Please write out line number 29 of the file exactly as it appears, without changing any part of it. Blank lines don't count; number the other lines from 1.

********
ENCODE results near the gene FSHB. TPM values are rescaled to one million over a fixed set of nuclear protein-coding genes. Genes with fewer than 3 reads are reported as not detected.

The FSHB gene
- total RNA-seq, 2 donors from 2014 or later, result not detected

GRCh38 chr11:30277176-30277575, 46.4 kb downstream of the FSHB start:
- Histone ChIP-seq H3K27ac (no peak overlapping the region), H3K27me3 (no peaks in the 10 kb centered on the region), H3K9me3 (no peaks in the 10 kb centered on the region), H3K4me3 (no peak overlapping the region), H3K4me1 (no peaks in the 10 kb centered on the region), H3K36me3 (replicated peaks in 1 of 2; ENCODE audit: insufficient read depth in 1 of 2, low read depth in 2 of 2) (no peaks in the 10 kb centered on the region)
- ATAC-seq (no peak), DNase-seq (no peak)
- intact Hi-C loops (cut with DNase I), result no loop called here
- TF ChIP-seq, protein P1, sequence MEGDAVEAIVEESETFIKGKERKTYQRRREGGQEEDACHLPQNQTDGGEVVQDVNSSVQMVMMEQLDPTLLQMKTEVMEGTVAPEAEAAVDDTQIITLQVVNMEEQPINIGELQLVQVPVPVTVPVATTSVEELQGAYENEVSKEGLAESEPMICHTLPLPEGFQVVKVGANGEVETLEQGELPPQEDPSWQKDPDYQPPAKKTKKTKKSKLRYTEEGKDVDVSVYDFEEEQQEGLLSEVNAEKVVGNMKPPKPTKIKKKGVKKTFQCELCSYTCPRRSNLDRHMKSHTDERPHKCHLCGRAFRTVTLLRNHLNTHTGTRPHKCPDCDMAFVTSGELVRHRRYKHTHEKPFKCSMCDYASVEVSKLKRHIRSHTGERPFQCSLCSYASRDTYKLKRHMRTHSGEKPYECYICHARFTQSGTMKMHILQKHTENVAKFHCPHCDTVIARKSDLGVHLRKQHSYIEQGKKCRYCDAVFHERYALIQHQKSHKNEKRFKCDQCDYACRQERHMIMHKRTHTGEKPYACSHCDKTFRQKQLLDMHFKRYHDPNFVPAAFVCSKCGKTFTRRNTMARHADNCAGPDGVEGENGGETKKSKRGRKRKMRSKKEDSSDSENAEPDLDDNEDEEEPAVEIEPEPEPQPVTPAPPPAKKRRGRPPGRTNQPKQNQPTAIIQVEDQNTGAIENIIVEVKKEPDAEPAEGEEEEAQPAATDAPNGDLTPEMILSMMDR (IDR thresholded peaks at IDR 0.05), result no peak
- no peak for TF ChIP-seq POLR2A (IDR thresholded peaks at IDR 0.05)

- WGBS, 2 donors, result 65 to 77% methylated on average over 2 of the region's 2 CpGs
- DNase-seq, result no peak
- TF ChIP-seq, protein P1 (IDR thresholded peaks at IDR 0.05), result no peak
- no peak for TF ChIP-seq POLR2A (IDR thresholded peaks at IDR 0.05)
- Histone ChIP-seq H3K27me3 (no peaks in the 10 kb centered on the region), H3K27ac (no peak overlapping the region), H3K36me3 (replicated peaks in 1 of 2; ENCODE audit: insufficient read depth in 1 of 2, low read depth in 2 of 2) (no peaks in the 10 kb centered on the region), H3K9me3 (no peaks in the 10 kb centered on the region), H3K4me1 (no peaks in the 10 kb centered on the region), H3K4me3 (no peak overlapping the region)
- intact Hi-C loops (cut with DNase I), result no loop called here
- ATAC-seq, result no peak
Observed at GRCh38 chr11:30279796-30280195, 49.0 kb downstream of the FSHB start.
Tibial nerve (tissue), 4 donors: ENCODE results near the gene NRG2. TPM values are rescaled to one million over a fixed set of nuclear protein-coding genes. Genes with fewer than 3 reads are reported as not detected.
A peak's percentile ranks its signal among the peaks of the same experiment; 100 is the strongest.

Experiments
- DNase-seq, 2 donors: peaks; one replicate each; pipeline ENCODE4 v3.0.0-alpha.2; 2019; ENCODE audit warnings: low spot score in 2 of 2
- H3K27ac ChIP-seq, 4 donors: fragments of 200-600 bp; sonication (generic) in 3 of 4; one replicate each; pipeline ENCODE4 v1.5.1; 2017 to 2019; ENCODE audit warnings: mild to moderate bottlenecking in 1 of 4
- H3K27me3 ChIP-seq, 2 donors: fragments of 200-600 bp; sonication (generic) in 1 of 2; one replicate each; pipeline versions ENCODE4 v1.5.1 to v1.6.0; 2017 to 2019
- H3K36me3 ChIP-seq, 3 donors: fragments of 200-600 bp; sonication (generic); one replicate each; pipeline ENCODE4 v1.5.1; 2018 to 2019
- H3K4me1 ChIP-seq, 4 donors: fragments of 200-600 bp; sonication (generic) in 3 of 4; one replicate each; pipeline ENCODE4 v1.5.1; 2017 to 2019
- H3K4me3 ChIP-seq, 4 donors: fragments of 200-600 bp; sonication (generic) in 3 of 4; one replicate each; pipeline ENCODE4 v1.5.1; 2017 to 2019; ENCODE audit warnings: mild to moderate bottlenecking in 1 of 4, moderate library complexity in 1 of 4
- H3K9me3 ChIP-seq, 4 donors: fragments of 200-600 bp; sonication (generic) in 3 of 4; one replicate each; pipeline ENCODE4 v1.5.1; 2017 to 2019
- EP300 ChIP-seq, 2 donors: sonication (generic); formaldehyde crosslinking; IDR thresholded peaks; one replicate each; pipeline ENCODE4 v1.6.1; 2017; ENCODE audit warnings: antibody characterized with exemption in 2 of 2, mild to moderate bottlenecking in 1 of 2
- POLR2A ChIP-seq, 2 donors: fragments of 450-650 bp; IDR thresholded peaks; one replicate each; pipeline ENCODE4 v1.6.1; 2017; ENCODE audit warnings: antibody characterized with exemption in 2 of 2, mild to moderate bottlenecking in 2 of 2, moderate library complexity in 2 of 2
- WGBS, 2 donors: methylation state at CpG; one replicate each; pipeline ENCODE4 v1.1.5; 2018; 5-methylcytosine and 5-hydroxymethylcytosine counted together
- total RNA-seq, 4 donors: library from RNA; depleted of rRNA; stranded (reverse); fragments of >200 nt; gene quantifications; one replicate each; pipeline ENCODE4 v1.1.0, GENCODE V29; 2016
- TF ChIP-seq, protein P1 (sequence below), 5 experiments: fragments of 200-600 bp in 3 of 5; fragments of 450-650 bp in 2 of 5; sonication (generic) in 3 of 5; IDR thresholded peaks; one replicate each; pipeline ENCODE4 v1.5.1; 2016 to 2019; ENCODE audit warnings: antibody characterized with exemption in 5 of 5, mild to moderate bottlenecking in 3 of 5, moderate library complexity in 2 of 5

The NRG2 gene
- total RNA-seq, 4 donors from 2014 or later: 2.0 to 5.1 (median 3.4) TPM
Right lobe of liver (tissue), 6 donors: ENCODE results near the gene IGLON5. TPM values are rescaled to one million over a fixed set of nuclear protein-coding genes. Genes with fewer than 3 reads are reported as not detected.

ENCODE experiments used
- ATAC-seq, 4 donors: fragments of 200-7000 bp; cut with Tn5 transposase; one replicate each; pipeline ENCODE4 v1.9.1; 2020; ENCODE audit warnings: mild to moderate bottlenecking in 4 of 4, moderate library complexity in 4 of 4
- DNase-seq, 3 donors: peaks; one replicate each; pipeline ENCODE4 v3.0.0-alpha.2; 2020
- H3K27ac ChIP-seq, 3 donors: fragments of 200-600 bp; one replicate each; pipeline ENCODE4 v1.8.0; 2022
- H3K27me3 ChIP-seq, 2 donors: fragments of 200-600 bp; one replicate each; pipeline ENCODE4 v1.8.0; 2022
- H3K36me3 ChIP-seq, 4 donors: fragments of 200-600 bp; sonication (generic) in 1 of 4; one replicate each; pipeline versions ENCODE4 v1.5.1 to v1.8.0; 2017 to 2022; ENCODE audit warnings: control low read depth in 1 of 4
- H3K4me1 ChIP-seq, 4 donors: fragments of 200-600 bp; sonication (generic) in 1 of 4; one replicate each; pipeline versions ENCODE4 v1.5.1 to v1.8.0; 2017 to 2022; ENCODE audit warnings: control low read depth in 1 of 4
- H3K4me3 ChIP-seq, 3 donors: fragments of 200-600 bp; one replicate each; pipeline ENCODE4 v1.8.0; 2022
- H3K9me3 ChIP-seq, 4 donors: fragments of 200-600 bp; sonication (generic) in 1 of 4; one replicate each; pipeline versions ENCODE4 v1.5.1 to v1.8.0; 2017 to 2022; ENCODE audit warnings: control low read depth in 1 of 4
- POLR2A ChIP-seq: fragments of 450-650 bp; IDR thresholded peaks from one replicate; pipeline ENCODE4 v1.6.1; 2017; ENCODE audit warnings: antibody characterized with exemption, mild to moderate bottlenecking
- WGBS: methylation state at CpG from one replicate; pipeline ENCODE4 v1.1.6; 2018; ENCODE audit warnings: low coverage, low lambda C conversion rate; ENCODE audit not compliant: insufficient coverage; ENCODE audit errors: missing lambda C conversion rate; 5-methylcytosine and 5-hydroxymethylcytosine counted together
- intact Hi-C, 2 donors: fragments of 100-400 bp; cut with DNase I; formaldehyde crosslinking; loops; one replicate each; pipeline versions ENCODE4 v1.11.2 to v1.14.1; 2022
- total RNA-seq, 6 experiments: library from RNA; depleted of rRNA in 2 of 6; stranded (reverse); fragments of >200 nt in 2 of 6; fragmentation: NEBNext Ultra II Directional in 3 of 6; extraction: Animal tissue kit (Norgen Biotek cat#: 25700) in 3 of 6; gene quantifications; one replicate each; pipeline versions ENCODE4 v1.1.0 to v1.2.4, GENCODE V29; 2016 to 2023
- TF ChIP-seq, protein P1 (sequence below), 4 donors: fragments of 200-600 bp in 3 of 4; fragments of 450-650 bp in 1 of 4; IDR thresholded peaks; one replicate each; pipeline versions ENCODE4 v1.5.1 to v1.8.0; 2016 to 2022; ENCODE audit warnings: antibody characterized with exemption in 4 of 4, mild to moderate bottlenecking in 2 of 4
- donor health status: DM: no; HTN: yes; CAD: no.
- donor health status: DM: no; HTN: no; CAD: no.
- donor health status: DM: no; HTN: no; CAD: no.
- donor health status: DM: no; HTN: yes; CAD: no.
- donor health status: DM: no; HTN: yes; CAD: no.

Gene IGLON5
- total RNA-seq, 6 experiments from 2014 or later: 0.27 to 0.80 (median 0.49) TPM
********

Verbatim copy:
- POLR2A ChIP-seq, 2 donors: fragments of 450-650 bp; IDR thresholded peaks; one replicate each; pipeline ENCODE4 v1.6.1; 2017; ENCODE audit warnings: antibody characterized with exemption in 2 of 2, mild to moderate bottlenecking in 2 of 2, moderate library complexity in 2 of 2